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Siddharth was a very smart man. A man of the world. He knew when to hold on and when to leave. He had dropped Pariniti the moment he found another girl.
It was Women’s Day. Siddharth had to organize the event at his workplace. It was unanimously voted that Pariniti Banerjee will be the chief guest. The name itself made Siddharth a little uncomfortable. But then, he had no choice but to invite her.
Siddharth kept looking through his glass window. It rained. He thought of the letters Pariniti would write to him, when he was a student in Europe. The letters that talked about the rains and roads of Delhi. The handmade cards. The photo of the Goddess Kali she sent, when one day he mentioned he had bad dreams. Pariniti spent all her pocket money sending that one photo. But that was Pariniti; all heart.
As if he was awakened from a slumber, there was a commotion. All the employees walked to the hall. And there was Pariniti, in a green saree, sitting on the podium. Siddharth gasped for breath. He saw a woman who knew who she was. Poised. It was not the Pariniti he had avoided once. Or the girl he laughed at.
Siddharth was a very smart man. A man of the world. He knew when to hold on and when to leave. He had dropped Pariniti the moment he found another girl. He made sure not to even say a hello, even when he came to her city. Siddharth was always focused on what he wanted. He had his girlfriend, his job and his family. For him, nothing else mattered.
That day Pariniti spoke like a dream. She quoted Maya Angelou, Khalil Gibran and The Bhagwat Gita in one breath. The audience broke into applause every 5 minutes. Once again he was transported to the past. The days when he was young and had laughed at her. Asked her to talk less. Wondered why she even tried writing. She was the girl, who could never reach his standards. Now, she was India’s one of most loved writers. Life is so strange, he thought. His music or writing career never took off. He was 40 now, and still put up his work on social media, wondering if anything big will ever happen in his life.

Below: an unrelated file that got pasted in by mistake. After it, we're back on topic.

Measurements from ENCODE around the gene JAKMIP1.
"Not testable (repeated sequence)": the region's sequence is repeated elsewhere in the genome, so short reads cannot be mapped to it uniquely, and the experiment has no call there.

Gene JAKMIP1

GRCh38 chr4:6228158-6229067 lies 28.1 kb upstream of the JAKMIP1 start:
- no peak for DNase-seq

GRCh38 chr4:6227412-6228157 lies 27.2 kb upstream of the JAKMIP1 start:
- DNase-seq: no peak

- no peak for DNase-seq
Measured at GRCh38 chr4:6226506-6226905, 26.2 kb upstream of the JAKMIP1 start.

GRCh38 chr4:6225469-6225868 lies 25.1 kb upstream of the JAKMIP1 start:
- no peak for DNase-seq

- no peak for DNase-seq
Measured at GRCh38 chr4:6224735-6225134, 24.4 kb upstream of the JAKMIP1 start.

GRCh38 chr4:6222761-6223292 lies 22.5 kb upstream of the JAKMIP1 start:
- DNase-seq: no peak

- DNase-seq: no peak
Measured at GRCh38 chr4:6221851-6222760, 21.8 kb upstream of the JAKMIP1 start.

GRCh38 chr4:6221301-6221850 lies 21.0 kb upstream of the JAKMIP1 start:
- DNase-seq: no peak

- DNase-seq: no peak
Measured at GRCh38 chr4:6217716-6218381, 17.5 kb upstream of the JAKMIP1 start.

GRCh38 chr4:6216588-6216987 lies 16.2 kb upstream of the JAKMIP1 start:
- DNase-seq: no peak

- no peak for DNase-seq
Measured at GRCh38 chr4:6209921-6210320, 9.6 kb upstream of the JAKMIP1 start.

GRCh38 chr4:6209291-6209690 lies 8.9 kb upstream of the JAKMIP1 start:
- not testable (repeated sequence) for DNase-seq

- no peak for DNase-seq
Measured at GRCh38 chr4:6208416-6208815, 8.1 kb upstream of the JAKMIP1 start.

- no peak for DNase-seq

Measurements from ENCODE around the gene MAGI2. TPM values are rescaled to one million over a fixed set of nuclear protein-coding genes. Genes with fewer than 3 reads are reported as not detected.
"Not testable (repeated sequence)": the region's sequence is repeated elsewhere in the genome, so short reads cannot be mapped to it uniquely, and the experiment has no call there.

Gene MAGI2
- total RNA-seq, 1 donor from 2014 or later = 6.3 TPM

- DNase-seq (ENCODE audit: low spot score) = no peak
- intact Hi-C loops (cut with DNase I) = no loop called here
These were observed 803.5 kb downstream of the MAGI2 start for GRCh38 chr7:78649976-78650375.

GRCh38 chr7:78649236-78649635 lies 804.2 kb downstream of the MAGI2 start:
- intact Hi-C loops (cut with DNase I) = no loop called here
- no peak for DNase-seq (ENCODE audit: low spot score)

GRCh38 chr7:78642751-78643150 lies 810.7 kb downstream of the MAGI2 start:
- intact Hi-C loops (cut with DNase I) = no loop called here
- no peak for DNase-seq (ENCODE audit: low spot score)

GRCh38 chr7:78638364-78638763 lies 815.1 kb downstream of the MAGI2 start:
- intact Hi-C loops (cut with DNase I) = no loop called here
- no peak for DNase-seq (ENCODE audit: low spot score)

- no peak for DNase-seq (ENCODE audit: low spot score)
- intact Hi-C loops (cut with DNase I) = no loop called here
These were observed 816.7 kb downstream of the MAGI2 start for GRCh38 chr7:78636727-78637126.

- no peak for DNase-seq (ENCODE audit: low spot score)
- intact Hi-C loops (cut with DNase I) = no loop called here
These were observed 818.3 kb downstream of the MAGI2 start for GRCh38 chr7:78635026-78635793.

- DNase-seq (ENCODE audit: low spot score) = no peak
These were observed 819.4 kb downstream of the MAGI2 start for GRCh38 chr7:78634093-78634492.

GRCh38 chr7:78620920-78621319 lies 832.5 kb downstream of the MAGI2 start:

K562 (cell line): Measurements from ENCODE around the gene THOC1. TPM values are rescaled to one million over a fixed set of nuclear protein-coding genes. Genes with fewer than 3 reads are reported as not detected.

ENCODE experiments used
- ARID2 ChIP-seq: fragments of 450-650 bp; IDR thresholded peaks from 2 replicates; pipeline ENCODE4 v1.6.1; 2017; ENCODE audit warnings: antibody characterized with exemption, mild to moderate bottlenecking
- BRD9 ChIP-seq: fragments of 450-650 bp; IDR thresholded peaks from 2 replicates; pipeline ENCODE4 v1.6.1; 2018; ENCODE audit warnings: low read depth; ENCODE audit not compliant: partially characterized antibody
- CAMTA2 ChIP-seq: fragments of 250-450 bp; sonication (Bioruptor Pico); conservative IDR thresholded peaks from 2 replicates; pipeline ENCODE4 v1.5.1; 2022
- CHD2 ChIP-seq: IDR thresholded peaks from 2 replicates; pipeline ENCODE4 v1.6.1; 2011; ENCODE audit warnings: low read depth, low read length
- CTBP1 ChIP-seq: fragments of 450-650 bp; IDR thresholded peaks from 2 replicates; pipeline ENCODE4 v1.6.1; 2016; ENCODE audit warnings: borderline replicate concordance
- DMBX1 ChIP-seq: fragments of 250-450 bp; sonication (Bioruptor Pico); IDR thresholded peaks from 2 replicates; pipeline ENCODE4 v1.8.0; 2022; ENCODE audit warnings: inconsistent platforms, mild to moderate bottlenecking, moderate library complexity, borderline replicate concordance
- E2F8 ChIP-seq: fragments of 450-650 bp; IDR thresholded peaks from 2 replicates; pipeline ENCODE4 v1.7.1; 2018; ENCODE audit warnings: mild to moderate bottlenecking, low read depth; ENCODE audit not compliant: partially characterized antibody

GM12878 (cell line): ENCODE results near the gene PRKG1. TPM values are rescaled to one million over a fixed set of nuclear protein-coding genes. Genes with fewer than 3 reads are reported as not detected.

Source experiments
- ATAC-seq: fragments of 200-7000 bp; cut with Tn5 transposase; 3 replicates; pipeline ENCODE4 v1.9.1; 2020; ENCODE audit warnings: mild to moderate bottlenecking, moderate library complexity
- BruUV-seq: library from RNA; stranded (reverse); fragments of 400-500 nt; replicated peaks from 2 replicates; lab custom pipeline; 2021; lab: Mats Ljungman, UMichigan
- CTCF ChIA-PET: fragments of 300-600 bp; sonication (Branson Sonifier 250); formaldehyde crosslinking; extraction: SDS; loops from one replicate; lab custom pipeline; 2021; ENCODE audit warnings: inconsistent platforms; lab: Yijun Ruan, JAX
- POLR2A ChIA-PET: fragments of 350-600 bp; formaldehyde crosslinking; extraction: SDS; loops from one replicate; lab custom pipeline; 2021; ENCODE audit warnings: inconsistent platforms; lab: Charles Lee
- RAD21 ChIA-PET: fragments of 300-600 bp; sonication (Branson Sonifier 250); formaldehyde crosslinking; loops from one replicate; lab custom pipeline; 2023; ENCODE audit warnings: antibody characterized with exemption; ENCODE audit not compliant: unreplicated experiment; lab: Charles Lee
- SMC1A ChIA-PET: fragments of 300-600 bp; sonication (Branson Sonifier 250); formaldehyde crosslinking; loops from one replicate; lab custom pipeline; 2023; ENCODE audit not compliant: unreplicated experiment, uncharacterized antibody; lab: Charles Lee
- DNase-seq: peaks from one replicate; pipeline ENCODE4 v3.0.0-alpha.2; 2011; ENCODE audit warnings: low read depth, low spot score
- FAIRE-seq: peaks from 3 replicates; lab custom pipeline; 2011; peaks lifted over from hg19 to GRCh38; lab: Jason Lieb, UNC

Suddenly there was a standing ovation. He stood up too. Pariniti stepped down and met everyone with a “Namaste.” She passed by him too, and said a gentle “Namaste.” He wondered if she had recognized him.
Pariniti sat in the car, as the rain splashed harder. For a moment she thought of Siddharth. But she had nothing to talk to him anymore. No rains to share. There was no bond anymore. She smiled and quickly sent a picture of the rains to her husband. He would arrive today from a business trip. Pariniti prayed that it would rain when he arrived. She wanted to walk in the rain with him. How much she loved the rains, she thought, as she unrolled the glass window, letting the rain touch her.
Siddharth walked out of his office. Rain drenched him. He asked his office cab to leave. He sat in the park all drenched. He wondered why he missed her even when he had made all the smart moves. Why was that she had that glow on her face; when he was the one who was health conscious. He could not understand why he was sitting in a park, when his wife, who was the love of his life, was waiting home. As the rain beat harder, he could not understand why his heart longed for that friend whom he himself strategically dropped?
Siddharth was a very smart man. But that day, he felt lonely. He just could not understand his own heart.
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Proud Indian. Senior Writer at Women's Web. Columnist. Book Reviewer. Street Theatre - Aatish. Dreamer. Workaholic. read more...
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If her MIL had accepted her with some affection, wouldn't they have built a mutually happier relationship by now?
The incident took place ten years ago.
Smita could visit her mother only in summers when her daughter had school holidays. Her daughter also enjoyed meeting her Nani, and both of them had done their reservations for a week. A month before their visit, her husband told her, “My mom is coming for 4-5 months!”
Smita shuddered. She knew the repercussions. She would have to hear sarcastic comments from her mother-in-law for visiting her mother. She may make these comments directly only a bit, but her servants would be flooded with the words, “How horrible she is! She leaves me and goes!”
Are we so swayed by star power and the 'entertainment' quotient of cinema that satisfies our carnal instincts that we choose to ignore our own subconscious mind which always knows what is right and what is wrong?
Trigger Warning: This has graphic descriptions of violence and may be triggering to survivors and victims of violence.
Do you remember your first exposure to an extremely violent act or the aftermath of a violent act?
I am pretty sure for most of us it would be through cinema. But I remember very vividly my first exposure to aftermath of an unbelievably grotesque violent act in real life. It was as a student at a Dental College and Hospital.
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